SKINNY MOLLY Power rockers from Nashville, Tenn. Staffed by Lynard Skynard and Molly Hatchet alums, among others, so you know what to expect and you shouldn't be disappointed.
THE WEEKS Indie rock band from Jackson, Miss. These guys are playing something that feels original. They make it easy to revel in their fresh sound.
GOV'T MULE No list of contemporary Southern rockers is complete without the masterful Warren Haynes and his top-talent sidemen. They are at the peak of their powers. How the heck do they manage to play everywhere at the same time?
ALABAMA SHAKES Southern blues rock band from Athens, Ala., led by the multi-talented Brittany Howard. Deserving Grammy winners with a classic sound and a ton of heart.
TEDESCHI TRUCKS BAND Festival mainstays led by virtuosos Susan Tedeschi and Derek Trucks. They may be associated with Southern rock, but they are transcending the genre with ease these days. Brilliant musicianship, awesome artistry -- the superlatives just stretch onward and upward.
THE MARCUS KING BAND The new guy in the blues rock space. Tons of raw talent with miles to go before he sleeps. Careful out there on the road, young sir.
LEE BAINS III + THE GLORY FIRES Reviewers have described the Southern rock sound of this Alabama group as "pandemonium" and "mayhem." We suspect it's more than that, but they do make anarchy fun.
SERATONES Be sure you're wearing asbestos mitts when you turn this Shreveport, La. group's music on -- the heat can burn your hands. Soaring vocals and hot, hot guitar riffs. These folks play like they mean it.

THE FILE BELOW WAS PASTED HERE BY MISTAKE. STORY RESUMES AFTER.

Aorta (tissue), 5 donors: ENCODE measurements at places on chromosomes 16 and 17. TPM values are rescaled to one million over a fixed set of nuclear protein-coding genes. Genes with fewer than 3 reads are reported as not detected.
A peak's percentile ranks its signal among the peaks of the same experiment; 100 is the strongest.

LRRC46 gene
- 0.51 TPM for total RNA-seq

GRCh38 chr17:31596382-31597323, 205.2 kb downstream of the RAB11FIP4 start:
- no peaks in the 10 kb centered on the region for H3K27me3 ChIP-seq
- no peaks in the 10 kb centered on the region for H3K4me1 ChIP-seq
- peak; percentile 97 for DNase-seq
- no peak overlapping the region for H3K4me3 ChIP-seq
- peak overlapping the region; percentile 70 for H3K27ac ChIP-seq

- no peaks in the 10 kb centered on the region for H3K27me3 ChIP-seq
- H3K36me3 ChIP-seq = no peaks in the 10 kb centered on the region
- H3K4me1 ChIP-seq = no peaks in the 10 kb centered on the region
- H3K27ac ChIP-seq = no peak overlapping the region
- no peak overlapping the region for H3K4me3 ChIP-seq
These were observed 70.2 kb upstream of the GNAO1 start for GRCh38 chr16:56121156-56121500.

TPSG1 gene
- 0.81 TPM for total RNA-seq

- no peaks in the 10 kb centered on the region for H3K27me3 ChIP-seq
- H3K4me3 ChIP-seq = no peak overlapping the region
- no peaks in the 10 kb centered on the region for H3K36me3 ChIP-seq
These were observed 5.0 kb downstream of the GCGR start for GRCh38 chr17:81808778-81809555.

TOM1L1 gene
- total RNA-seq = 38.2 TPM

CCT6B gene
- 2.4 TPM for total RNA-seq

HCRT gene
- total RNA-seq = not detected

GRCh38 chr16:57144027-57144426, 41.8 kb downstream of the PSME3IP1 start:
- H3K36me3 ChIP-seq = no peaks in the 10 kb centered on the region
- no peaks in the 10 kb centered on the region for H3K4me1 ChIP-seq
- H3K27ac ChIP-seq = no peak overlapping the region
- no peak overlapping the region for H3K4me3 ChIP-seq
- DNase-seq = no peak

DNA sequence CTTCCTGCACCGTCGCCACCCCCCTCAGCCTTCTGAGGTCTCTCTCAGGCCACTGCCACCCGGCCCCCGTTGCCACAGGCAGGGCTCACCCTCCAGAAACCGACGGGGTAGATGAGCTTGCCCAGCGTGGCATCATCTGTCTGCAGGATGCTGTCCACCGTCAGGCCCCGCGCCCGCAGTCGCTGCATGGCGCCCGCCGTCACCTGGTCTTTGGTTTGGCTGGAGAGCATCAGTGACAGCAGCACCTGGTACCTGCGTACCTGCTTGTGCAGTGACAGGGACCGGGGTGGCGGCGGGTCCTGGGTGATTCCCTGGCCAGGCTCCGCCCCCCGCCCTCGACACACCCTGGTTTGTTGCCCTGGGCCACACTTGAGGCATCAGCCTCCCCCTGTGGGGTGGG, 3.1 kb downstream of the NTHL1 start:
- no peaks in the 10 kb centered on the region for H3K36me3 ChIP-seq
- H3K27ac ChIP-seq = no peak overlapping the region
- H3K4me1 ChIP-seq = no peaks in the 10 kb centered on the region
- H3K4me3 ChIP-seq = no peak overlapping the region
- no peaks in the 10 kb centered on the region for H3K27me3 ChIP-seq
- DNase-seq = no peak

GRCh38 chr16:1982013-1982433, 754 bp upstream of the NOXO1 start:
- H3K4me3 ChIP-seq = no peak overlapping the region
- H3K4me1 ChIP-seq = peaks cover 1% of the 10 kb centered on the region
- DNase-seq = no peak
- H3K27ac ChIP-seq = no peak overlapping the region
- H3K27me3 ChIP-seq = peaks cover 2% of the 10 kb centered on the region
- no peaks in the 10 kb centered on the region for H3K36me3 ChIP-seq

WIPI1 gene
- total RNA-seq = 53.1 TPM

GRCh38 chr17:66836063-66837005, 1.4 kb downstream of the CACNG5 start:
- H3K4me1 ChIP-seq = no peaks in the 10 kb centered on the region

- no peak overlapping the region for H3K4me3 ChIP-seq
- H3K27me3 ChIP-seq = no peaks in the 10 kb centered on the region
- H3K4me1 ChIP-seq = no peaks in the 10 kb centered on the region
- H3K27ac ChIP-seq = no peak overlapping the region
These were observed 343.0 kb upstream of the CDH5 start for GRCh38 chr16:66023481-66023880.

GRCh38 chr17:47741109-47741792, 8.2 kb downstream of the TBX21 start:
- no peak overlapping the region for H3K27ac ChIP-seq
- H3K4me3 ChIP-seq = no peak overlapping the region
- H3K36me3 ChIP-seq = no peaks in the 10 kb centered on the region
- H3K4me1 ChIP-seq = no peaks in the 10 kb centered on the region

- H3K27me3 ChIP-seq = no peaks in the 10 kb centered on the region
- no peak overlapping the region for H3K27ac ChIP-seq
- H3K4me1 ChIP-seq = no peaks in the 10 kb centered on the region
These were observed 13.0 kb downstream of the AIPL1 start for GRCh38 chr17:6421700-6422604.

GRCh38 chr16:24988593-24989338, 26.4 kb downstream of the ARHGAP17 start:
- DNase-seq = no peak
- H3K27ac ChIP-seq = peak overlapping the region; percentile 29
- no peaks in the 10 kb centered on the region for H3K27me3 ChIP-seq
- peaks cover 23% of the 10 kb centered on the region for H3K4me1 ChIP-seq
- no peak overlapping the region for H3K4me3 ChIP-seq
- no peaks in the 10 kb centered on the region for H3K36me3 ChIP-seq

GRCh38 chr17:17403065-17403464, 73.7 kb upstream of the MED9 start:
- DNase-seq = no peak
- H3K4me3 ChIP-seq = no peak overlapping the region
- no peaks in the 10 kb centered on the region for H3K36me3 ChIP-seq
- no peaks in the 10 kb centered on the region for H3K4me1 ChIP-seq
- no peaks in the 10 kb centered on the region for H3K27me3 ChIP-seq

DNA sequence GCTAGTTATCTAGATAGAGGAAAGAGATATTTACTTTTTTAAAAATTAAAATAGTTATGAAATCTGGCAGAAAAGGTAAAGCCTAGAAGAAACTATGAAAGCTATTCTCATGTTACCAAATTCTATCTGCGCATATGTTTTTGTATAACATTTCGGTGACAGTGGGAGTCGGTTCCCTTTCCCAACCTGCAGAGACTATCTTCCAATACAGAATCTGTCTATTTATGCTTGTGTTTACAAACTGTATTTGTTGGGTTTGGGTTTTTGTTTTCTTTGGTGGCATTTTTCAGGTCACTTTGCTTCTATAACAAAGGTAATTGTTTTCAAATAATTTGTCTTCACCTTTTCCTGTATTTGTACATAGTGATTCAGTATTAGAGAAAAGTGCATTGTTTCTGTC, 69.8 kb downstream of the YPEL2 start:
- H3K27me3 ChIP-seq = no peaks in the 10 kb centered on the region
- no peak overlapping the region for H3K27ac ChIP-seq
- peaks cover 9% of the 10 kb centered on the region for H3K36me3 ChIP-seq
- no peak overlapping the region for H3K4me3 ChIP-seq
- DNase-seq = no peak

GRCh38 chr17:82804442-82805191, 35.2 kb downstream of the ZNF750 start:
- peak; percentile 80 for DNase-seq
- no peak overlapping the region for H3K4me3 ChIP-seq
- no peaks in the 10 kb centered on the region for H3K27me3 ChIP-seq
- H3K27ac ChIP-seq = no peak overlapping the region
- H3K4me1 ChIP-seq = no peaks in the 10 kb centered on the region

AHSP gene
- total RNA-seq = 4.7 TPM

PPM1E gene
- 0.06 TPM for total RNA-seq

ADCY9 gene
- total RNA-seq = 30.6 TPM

The American artist Neill Slaughter grew up mostly in the South, but these days New York is more his milieu.
Celebrated by his peers and with an international following, Slaughter’s prolific output of landscapes and portraits and other work shed light on the world in an important way.
Slaughter’s long list of accolades include fellowships from both the Ford Foundation and the Fulbright Foundation, and various prizes and grants. During 38 years as an art professor, Slaughter spent a considerable amount of time traveling throughout the world to teach, conduct research and create art.
His bio states that Slaughter’s “extensive travels have influenced what he paints, which often reflect the social conditions of his surroundings.”
But we remember him when he was younger and still of the South.
After college, we were upstairs-downstairs neighbors in a beach duplex one memorable summer in the 1970s on Hilton Head Island.
While the rest of us were writing newspaper and magazine articles about fleeting sports stars of the moment like Bjorn Borg and Johnny Miller and Chris Evert, and drinking beer nightly in watering holes from the tip of Harbor Town to the up-island tackiness of the renowned Golden Rose, Neill was honing his craft.